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How the Oaxaca Old Fashioned Became Cocktail Royalty

How the Oaxaca Old Fashioned Became Cocktail Royalty

While now it’s standard to see tequila and mezcal used in place of whiskey in cocktails, one drink is credited with accelerating that trend. Invented by Phil Ward at the East Village’s Death & Co in 2007, the Oaxaca Old Fashioned swiftly made its way onto cocktail menus around the country, ultimately becoming a popular modern classic. To this day, the cocktail is one of the legendary bar’s most-ordered drinks of all time.

As its name suggests, Ward’s cocktail is a reimagined Old Fashioned. It calls on both tequila and mezcal in place of the traditional whiskey, and agave nectar for the sugar. The result is a pleasingly smoky and bright cocktail that especially lends to high-quality versions of the agave spirits. Another frequent swap? Mole or chocolate bitters instead of Angostura, which further leans into the Oaxaca vibes. To top it all off, Ward finishes the cocktail with a flamed orange twist that further accentuates its smokiness. 

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In A Proper Drink, which features Ward’s recipe, cocktail writer Robert Simonson declares that the Oaxaca Old Fashioned “opened the American mixology world’s eyes to the potential of using tequila and mezcal in cocktails.” He acknowledges that people had used tequila in Old Fashioneds long before Ward, but unlikely alongside mezcal, and with such finesse. “It has inspired countless imitations, with different names, but essentially the same recipe,” Simonson writes.

Ward’s original recipe calls for a reposado tequila (specifically, El Tesoro), a style of tequila that’s been aged between two and eleven months, typically in wooden barrels. He also opts for Del Maguey San Luis Del Rio mezcal, which is pleasingly smoky and spicy. Need more options? Any of these mezcals would shine in an Oaxaca Old Fashioned.

Bartenders around the country have practice riffing on the drink. Jose Perez-Roura of Broken Shaker Miami likes to play with his choice of mezcal and tequila, upping or toning down smokiness depending on a guest’s tastes. He doesn’t limit himself to reposado.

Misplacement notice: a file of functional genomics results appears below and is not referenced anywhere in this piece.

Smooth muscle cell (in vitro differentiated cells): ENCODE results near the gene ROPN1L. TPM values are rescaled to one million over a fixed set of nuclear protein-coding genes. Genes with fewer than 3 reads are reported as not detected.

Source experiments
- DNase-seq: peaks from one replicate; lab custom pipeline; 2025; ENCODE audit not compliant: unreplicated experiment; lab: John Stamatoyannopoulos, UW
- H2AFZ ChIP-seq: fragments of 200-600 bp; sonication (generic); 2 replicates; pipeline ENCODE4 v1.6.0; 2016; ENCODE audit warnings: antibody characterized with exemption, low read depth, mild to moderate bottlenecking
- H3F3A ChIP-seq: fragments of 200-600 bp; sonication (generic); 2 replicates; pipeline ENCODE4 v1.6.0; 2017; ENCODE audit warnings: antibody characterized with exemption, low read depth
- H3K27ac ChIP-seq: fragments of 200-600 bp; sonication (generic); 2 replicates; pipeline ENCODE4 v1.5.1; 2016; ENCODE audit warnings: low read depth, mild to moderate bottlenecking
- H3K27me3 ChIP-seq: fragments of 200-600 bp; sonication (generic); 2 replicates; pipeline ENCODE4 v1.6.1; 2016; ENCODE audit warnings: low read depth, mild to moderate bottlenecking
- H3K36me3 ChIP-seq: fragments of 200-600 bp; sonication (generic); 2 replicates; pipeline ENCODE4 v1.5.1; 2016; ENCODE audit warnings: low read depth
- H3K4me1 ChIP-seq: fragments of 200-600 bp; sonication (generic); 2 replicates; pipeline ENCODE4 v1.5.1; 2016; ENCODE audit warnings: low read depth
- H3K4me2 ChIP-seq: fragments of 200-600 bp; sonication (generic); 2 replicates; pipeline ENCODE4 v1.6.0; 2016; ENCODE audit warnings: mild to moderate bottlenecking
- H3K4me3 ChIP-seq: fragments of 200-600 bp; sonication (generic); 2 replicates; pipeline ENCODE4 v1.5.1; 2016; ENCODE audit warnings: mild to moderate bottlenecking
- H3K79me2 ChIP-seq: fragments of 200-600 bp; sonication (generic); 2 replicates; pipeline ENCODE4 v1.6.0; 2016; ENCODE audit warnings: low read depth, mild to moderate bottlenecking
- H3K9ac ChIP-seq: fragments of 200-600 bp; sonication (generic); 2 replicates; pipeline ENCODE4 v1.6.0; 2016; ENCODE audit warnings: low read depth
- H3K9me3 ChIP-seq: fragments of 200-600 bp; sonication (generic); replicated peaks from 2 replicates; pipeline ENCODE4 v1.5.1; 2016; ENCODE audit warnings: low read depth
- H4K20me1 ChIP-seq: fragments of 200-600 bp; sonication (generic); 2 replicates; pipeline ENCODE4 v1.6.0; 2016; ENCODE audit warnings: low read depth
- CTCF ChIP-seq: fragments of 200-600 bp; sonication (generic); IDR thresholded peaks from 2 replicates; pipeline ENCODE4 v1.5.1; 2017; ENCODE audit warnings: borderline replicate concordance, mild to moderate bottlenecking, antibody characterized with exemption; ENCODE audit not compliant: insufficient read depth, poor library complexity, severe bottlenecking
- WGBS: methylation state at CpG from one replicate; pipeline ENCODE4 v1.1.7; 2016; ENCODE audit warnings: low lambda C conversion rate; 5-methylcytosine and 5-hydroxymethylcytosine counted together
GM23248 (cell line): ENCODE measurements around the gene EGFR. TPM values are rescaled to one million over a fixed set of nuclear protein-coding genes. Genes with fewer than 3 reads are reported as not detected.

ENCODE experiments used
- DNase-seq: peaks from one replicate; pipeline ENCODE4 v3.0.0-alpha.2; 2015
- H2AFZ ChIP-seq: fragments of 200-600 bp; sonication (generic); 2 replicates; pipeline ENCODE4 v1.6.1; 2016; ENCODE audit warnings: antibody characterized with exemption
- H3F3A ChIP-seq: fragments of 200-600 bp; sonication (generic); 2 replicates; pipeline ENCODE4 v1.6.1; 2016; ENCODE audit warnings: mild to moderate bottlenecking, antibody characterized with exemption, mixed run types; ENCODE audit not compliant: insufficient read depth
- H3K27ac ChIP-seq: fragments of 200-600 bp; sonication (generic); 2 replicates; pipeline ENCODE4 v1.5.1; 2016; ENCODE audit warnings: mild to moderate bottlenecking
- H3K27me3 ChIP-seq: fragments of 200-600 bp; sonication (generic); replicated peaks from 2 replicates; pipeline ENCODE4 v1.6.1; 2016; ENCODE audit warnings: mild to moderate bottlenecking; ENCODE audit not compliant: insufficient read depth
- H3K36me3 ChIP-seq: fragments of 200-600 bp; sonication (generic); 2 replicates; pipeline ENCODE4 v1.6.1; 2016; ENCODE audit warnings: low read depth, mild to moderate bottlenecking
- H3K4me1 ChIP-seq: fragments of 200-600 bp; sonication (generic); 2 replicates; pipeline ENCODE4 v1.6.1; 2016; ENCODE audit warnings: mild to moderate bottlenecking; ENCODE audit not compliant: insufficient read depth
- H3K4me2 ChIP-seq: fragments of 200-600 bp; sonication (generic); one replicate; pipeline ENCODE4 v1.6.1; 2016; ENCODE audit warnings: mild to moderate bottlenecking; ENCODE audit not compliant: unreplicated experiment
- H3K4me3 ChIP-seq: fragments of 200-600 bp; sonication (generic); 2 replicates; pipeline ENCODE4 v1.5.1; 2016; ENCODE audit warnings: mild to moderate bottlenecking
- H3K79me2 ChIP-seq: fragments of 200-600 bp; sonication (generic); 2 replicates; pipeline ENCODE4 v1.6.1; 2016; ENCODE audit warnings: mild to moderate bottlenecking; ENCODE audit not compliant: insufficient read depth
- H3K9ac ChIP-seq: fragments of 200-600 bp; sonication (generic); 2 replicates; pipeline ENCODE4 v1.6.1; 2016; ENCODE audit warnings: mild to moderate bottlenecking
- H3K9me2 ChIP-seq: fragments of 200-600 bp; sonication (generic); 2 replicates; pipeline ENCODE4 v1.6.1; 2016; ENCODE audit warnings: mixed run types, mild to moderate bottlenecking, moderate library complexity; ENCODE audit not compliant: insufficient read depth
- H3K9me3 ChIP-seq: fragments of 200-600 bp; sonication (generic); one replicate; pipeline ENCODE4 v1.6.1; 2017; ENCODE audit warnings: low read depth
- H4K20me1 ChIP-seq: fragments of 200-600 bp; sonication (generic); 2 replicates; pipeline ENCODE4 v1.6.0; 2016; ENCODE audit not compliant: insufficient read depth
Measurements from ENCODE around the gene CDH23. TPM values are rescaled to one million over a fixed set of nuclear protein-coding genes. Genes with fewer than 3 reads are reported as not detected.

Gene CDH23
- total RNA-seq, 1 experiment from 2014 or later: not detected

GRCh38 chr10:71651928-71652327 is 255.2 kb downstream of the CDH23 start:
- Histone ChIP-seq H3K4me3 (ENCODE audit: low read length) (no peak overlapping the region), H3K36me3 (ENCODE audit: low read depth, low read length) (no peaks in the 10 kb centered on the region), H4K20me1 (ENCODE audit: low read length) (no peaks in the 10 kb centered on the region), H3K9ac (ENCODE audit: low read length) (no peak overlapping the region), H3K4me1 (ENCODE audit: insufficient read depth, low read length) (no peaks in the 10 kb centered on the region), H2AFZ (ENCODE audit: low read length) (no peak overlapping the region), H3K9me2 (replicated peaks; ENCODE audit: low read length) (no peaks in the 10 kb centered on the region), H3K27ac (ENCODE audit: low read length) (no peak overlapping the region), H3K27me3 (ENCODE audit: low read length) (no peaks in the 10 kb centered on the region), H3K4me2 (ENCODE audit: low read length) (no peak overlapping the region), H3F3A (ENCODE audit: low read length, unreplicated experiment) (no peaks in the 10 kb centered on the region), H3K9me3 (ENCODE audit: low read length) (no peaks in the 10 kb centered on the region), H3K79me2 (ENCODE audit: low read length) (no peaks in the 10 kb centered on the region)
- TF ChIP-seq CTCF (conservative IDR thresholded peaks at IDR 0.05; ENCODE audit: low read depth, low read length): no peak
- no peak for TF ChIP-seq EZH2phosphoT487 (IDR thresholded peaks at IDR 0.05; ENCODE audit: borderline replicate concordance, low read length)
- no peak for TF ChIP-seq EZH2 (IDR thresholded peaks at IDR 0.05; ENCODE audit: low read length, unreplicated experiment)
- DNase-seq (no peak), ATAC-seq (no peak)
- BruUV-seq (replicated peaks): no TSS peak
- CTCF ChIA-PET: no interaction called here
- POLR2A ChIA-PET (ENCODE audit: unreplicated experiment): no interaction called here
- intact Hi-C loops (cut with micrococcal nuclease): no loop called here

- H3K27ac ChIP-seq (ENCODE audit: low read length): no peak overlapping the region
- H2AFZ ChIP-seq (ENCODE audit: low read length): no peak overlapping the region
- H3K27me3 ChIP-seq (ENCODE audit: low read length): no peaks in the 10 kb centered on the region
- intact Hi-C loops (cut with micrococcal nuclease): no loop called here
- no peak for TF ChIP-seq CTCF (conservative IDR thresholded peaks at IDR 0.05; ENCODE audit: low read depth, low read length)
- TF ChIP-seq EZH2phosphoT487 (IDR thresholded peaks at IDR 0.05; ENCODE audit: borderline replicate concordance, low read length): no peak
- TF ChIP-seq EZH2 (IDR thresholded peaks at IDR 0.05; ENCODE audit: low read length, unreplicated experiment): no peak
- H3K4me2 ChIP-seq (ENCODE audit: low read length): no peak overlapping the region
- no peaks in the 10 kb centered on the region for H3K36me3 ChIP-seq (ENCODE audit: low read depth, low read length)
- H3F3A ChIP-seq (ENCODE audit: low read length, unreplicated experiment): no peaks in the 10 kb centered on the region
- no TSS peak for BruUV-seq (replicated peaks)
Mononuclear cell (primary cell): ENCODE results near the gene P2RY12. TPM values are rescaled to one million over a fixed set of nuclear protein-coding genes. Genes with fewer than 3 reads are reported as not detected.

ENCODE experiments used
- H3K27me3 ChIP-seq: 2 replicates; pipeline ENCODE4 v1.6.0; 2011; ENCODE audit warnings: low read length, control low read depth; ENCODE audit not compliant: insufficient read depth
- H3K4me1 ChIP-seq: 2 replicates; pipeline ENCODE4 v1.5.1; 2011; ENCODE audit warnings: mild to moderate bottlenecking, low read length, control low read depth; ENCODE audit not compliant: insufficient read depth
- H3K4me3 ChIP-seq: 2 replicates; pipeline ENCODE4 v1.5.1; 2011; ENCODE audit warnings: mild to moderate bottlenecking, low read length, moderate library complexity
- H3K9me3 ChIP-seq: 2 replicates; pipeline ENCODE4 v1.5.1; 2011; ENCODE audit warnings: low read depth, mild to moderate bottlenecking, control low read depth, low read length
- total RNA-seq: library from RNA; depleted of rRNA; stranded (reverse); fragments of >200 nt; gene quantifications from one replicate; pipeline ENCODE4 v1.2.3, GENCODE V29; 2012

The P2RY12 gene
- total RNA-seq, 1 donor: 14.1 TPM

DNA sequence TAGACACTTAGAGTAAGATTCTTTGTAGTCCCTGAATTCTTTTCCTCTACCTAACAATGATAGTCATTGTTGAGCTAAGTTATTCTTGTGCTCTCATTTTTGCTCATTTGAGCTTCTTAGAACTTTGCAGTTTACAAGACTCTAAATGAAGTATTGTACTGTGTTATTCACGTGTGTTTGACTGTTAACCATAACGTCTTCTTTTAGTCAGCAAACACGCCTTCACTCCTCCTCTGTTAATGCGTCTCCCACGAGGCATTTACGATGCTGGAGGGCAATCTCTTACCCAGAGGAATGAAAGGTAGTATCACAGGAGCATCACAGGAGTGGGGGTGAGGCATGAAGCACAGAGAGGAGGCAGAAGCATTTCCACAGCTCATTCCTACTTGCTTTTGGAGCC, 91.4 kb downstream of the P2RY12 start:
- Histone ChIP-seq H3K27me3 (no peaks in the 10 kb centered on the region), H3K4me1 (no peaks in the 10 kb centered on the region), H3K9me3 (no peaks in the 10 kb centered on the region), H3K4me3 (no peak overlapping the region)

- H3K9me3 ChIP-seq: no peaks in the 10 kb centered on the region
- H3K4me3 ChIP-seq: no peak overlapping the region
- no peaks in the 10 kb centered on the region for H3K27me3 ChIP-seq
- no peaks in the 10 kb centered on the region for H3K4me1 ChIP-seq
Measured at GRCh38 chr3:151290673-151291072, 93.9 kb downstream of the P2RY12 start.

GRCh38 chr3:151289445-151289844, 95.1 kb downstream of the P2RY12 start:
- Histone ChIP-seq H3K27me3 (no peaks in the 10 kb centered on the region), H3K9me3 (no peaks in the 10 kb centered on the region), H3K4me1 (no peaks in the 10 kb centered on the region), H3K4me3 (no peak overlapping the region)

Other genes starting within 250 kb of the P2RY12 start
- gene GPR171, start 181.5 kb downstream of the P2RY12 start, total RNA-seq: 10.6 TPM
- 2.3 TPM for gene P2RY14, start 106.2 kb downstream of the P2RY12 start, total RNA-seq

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“I have made variations of the Oaxaca with blanco tequila,” he relays. “I have also used spicy agave or different bitters.” Perez-Roura appreciates the drink because “it allows both spirits to shine,” rather than overpower one another. “The overall popularity of the cocktail coincides with the overall surge in popularity agave spirits are having in the United States.”

In many ways, the Oaxaca Old Fashioned follows in the path of several other influential modern classics birthed by Death & Co., which also include the oft-imitated Naked and Famous (mezcal, yellow Chartreuse, Aperol, lime juice) and the Conference (rye, bourbon, calvados, Cognac.) Of these, “most of them [contain] four or five ingredients,” says co-founder David Kaplan, in Death & Co: Modern Classic Cocktails. “If Phil were a writer or artist, he’d be Raymond Carver or Richard Serra: His cocktails were minimalist and grounded in the classics, yet each took an innovative leap forward.”

How to Make a Oaxaca Old-Fashioned

Recipe by Phil Ward


  • 1 1/2 ounces reposado tequila
  • 1/2 ounce mezcal
  • 2 dashes Angostura bitters
  • 1 bar spoon agave nectar
  • Garnish: flamed orange twist


Combine all the ingredients except the garnish in an Old-Fashioned glass filled with one large ice cube.

Stir until chilled.

Top with a flamed orange twist, then drop the twist into the drink.


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